However, individuals have different take when it comes to stress. From the above points, it can be concluded that stress harms individuals’ performance; some work well when they are stressed and pushed to do their work. This is because some individuals view stress as a motivator instead of an inhibitor of their performance. As stated, some workers may use stress to think creatively and devise ground-breaking solutions to problems. In some circumstances, a certain amount of stress can help motivate workers to think outside the box and find new ways to approach their work. This can be mainly beneficial in jobs that require quality decision-making. Additionally, moderate stress levels can also endorse pliability and development in workers. When faced with trials, workers may learn to cope with stress healthily, such as through meditation, exercise, or seeking social support. This can lead to amplified self-confidence and greater control over their work setting, which can eventually lead to enhanced job performance. Moreover, stress can also lead to amplified collaboration and teamwork. In times of stress, workers may be more likely to depend on one another for support and help, which can foster a sense of camaraderie and a shared commitment to accomplishing shared objectives (Li, et al., 2021). This can be mainly significant in jobs requiring a high degree of coordination or interdependence. Apart from archiving shared goals, workers can also achieve their set personal goals, thus reaching their full potential. This is because employees may take the pressure that comes with a job positively, thus pushing themselves to be better in their field, making them excel. This leads to a sense of accomplishment and pride in their assignment, which can further motivate them to strive to perform at the highest level. Stress can also lead to amplified motivation and a sense of drive. When faced with challenging situations and objectives, workers may be more likely to feel a sense of urgency and significance in their work, which can help to surge their motivation and drive. This can be predominantly significant in jobs that encompass working with others, such as education, social work, and even customer service.

Role of Managers in helping Workers Cope with Stress in Job Setting

As stated earlier, in the modern workplace, stress is an unavoidable part of the job. Consequently, managers play a critical part in helping employees cope with work pressures and maintain their mental well-being. This can be specifically who view stress as hurting their productivity, job satisfaction, and overall well-being. Therefore, it is indispensable for managers to distinguish the signs of stress in their team members and take active actions to address them (Li et al., 2021). To begin with, managers can assist their workers in coping with stress by generating a supportive and positive work atmosphere. This involves mounting an open-door policy, where workers can voice their apprehensions and ask for support without fear of retribution. Managers can also offer regular feedback, identify and acknowledge the hard work of their team members, and create prospects for social dealings and team building.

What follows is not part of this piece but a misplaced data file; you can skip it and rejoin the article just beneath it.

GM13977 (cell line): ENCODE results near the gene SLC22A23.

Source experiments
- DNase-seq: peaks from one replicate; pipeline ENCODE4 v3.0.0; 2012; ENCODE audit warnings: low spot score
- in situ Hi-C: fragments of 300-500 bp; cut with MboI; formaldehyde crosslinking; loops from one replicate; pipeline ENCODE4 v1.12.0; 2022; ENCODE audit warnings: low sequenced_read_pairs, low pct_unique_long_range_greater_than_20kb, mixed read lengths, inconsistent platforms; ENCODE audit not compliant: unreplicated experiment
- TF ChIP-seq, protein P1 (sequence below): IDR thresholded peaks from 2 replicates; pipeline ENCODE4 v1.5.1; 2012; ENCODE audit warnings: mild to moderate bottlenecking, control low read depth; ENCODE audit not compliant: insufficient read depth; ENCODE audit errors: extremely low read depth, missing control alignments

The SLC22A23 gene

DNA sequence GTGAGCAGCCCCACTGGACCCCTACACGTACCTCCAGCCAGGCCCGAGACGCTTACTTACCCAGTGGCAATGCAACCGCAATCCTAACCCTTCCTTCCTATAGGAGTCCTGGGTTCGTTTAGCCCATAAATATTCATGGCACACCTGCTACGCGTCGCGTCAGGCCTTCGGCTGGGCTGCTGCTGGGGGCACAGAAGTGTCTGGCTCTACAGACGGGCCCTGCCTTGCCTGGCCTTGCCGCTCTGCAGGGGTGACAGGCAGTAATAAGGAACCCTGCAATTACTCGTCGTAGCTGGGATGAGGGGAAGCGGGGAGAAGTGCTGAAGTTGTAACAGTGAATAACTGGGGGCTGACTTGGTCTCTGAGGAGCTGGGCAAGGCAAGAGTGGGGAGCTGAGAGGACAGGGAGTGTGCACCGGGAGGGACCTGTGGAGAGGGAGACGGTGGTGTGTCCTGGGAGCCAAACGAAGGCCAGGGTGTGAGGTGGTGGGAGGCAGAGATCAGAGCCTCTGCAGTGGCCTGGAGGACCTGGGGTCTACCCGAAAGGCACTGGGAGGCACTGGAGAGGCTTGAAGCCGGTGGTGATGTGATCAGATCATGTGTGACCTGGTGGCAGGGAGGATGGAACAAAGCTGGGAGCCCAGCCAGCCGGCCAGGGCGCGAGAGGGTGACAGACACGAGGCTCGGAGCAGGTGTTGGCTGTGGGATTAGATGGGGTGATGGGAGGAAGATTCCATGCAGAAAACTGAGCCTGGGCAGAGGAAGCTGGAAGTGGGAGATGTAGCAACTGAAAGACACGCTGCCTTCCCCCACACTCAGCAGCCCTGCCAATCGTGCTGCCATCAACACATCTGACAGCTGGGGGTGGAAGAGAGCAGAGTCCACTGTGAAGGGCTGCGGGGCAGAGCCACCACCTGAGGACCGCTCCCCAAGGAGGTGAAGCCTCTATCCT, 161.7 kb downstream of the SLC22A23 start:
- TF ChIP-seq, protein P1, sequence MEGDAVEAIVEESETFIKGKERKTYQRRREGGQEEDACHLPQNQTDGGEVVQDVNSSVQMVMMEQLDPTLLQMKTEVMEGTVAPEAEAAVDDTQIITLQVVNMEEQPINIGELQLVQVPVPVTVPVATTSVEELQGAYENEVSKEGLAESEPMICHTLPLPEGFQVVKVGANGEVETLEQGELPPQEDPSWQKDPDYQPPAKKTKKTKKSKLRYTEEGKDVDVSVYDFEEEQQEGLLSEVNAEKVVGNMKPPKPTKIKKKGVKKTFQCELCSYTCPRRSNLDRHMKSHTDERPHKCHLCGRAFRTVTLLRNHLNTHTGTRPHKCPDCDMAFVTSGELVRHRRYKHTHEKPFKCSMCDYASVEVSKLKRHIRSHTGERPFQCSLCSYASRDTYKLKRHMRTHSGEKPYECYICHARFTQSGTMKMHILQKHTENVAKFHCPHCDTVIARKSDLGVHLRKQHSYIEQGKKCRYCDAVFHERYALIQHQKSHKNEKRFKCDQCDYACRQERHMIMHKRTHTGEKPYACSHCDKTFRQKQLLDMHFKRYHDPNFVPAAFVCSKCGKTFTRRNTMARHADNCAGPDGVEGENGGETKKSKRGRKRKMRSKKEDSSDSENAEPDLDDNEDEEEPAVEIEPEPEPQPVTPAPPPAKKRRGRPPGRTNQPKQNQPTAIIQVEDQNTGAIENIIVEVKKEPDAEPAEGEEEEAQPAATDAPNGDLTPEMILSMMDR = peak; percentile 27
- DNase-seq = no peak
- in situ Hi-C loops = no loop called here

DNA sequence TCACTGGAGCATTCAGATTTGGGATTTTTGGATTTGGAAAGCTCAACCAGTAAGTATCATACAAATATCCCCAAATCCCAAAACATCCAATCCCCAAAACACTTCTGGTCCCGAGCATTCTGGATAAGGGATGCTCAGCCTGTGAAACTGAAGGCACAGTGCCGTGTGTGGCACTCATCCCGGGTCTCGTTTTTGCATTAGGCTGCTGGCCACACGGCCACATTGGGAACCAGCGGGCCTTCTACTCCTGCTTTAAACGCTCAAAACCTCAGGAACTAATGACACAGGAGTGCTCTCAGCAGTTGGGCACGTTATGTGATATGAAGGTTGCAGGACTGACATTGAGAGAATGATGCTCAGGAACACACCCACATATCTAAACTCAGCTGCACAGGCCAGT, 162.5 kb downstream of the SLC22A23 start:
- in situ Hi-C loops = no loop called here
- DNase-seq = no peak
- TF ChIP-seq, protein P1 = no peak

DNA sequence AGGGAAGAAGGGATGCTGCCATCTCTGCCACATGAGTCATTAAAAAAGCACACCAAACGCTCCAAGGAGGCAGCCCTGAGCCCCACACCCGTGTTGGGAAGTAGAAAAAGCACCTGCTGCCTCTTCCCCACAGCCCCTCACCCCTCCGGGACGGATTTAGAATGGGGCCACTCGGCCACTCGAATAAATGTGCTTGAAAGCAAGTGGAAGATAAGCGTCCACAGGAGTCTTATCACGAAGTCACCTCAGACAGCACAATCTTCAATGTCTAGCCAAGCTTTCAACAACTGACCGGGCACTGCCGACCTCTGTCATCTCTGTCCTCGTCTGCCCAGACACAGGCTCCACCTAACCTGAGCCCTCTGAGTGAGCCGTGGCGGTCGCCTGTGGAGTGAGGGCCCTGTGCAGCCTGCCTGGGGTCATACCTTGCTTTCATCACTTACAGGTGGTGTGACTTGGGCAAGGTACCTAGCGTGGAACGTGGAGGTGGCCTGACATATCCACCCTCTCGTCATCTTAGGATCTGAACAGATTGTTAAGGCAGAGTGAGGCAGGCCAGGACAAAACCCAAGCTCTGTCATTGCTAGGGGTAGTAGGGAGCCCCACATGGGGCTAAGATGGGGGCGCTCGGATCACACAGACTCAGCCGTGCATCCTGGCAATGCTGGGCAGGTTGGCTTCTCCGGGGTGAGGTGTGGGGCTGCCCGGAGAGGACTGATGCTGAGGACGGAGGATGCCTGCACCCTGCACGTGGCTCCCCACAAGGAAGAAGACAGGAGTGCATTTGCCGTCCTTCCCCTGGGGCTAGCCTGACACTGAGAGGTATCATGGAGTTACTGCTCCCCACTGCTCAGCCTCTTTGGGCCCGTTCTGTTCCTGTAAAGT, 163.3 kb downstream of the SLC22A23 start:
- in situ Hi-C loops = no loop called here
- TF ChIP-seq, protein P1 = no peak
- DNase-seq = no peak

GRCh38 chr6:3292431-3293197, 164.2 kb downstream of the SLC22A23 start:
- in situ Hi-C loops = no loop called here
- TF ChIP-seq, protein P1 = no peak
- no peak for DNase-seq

Additionally, managers can inspire their team members to practice self-care methods. This can encompass offering resources such as stress management workshops, mindfulness teaching, and access to counseling services. Managers can also inspire their workers to take ordered breaks, exercise, and arrange their workloads to avoid exhaustion that would lead to stress (Li et al., 2021). Moreover, managers can aid in relieving stress by promoting a healthy work-life balance. This can encompass flexible work arrangements such as remote work, part-time hours, or compressed workweeks. Managers can also find clear limits between work and personal life by inspiring workers to switch off from work outside of working hours. To end, managers can assist their workers in coping with stress by offering training and development prospects. This can encompass identifying skill gaps and providing training prospects to help workers cope with their workload. Offering prospects for career development and growth can also aid in decreasing stress levels by offering workers a nous of drive and fulfillment.

In conclusion, stress can be defined as emotional or physical tension from any event or thought that makes an individual feel frustrated, nervous, and angry. In a work setting, there are various triggers of stress. These triggers include a lack of a supportive environment, COVID-19 pandemic-related issues, and a negative organizational culture that can lead to stress and displeasure, which can influence motivation, overall job gratification, and even the level of workload that employees have. This can affect the employee’s performance in a job setting. However, it is worth noting that some employees view stress as a positive thing while others view it as a hindrance to their performance. Negative effects include increased absenteeism and turnover, and lack of work engagement. However, others use it positively to motivate them to reach their goals and objective, which, on the other hand, would lead to increased productivity in the organization.


Irawanto, D. W., Novianti, K. R., & Roz, K. (2021). Work from home: Measuring satisfaction between work–life balance and work stress during the COVID-19 pandemic in Indonesia. Economies9(3), 96.

Li, J. Y., Sun, R., Tao, W., & Lee, Y. (2021). Employee coping with organizational change in the face of a pandemic: The role of transparent internal communication. Public Relations Review47(1), 101984.

Rajamohan, S., Porock, D., & Chang, Y. P. (2019). Understanding the relationship between staff and job satisfaction, stress, turnover, and staff outcomes in the person‐centered care nursing home arena. Journal of Nursing Scholarship51(5), 560–568.